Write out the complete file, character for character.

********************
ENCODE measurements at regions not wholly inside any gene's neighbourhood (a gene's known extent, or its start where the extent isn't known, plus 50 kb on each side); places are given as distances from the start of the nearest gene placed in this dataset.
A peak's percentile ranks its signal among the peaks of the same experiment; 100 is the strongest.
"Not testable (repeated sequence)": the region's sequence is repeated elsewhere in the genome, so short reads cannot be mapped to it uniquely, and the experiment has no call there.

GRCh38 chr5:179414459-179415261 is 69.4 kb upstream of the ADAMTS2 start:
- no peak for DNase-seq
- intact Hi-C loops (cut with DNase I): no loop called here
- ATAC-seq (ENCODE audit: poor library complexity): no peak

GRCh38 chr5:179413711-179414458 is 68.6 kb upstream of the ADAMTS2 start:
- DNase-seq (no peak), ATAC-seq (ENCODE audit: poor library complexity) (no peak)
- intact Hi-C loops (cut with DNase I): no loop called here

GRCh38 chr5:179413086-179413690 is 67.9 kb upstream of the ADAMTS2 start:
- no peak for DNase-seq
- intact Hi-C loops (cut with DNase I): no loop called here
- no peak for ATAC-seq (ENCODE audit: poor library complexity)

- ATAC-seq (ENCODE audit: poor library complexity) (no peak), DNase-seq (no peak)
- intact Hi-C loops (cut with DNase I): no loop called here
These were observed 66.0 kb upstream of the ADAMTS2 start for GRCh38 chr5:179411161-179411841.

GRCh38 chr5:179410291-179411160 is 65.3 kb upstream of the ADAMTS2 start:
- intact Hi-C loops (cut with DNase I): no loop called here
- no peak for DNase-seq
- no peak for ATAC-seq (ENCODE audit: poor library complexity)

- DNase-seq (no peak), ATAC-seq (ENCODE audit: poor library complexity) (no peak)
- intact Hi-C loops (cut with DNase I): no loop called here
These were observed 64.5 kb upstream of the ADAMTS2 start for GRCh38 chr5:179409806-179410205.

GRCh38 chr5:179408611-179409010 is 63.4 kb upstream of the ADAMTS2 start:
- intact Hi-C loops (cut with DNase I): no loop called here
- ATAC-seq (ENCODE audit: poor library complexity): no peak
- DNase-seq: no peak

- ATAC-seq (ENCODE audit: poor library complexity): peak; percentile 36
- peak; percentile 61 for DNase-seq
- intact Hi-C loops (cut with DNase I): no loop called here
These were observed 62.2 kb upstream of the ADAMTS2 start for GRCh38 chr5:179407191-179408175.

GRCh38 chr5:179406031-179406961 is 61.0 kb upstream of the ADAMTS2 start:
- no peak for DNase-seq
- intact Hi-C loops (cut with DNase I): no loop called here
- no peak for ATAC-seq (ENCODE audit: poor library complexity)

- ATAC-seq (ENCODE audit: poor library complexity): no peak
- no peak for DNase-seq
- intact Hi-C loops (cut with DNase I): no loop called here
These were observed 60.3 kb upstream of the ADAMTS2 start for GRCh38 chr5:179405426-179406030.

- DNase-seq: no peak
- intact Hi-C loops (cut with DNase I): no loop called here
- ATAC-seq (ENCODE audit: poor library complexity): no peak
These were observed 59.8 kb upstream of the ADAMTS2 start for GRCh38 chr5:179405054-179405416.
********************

ENCODE measurements at regions not wholly inside any gene's neighbourhood (a gene's known extent, or its start where the extent isn't known, plus 50 kb on each side); places are given as distances from the start of the nearest gene placed in this dataset.
A peak's percentile ranks its signal among the peaks of the same experiment; 100 is the strongest.
"Not testable (repeated sequence)": the region's sequence is repeated elsewhere in the genome, so short reads cannot be mapped to it uniquely, and the experiment has no call there.

GRCh38 chr5:179414459-179415261 is 69.4 kb upstream of the ADAMTS2 start:
- no peak for DNase-seq
- intact Hi-C loops (cut with DNase I): no loop called here
- ATAC-seq (ENCODE audit: poor library complexity): no peak

GRCh38 chr5:179413711-179414458 is 68.6 kb upstream of the ADAMTS2 start:
- DNase-seq (no peak), ATAC-seq (ENCODE audit: poor library complexity) (no peak)
- intact Hi-C loops (cut with DNase I): no loop called here

GRCh38 chr5:179413086-179413690 is 67.9 kb upstream of the ADAMTS2 start:
- no peak for DNase-seq
- intact Hi-C loops (cut with DNase I): no loop called here
- no peak for ATAC-seq (ENCODE audit: poor library complexity)

- ATAC-seq (ENCODE audit: poor library complexity) (no peak), DNase-seq (no peak)
- intact Hi-C loops (cut with DNase I): no loop called here
These were observed 66.0 kb upstream of the ADAMTS2 start for GRCh38 chr5:179411161-179411841.

GRCh38 chr5:179410291-179411160 is 65.3 kb upstream of the ADAMTS2 start:
- intact Hi-C loops (cut with DNase I): no loop called here
- no peak for DNase-seq
- no peak for ATAC-seq (ENCODE audit: poor library complexity)

- DNase-seq (no peak), ATAC-seq (ENCODE audit: poor library complexity) (no peak)
- intact Hi-C loops (cut with DNase I): no loop called here
These were observed 64.5 kb upstream of the ADAMTS2 start for GRCh38 chr5:179409806-179410205.

GRCh38 chr5:179408611-179409010 is 63.4 kb upstream of the ADAMTS2 start:
- intact Hi-C loops (cut with DNase I): no loop called here
- ATAC-seq (ENCODE audit: poor library complexity): no peak
- DNase-seq: no peak

- ATAC-seq (ENCODE audit: poor library complexity): peak; percentile 36
- peak; percentile 61 for DNase-seq
- intact Hi-C loops (cut with DNase I): no loop called here
These were observed 62.2 kb upstream of the ADAMTS2 start for GRCh38 chr5:179407191-179408175.

GRCh38 chr5:179406031-179406961 is 61.0 kb upstream of the ADAMTS2 start:
- no peak for DNase-seq
- intact Hi-C loops (cut with DNase I): no loop called here
- no peak for ATAC-seq (ENCODE audit: poor library complexity)

- ATAC-seq (ENCODE audit: poor library complexity): no peak
- no peak for DNase-seq
- intact Hi-C loops (cut with DNase I): no loop called here
These were observed 60.3 kb upstream of the ADAMTS2 start for GRCh38 chr5:179405426-179406030.

- DNase-seq: no peak
- intact Hi-C loops (cut with DNase I): no loop called here
- ATAC-seq (ENCODE audit: poor library complexity): no peak
These were observed 59.8 kb upstream of the ADAMTS2 start for GRCh38 chr5:179405054-179405416.